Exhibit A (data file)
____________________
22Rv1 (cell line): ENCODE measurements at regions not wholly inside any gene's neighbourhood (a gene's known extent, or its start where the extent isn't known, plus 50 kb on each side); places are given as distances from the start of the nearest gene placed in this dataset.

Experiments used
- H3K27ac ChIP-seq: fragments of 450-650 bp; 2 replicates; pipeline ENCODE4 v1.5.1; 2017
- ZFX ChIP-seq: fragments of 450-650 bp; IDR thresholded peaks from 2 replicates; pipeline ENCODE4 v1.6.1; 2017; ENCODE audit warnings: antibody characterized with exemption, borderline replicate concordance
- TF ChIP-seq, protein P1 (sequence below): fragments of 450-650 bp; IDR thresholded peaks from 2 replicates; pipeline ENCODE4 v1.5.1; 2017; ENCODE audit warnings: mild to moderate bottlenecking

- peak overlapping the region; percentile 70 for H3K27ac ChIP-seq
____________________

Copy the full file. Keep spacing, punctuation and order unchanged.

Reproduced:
22Rv1 (cell line): ENCODE measurements at regions not wholly inside any gene's neighbourhood (a gene's known extent, or its start where the extent isn't known, plus 50 kb on each side); places are given as distances from the start of the nearest gene placed in this dataset.

Experiments used
- H3K27ac ChIP-seq: fragments of 450-650 bp; 2 replicates; pipeline ENCODE4 v1.5.1; 2017
- ZFX ChIP-seq: fragments of 450-650 bp; IDR thresholded peaks from 2 replicates; pipeline ENCODE4 v1.6.1; 2017; ENCODE audit warnings: antibody characterized with exemption, borderline replicate concordance
- TF ChIP-seq, protein P1 (sequence below): fragments of 450-650 bp; IDR thresholded peaks from 2 replicates; pipeline ENCODE4 v1.5.1; 2017; ENCODE audit warnings: mild to moderate bottlenecking

- peak overlapping the region; percentile 70 for H3K27ac ChIP-seq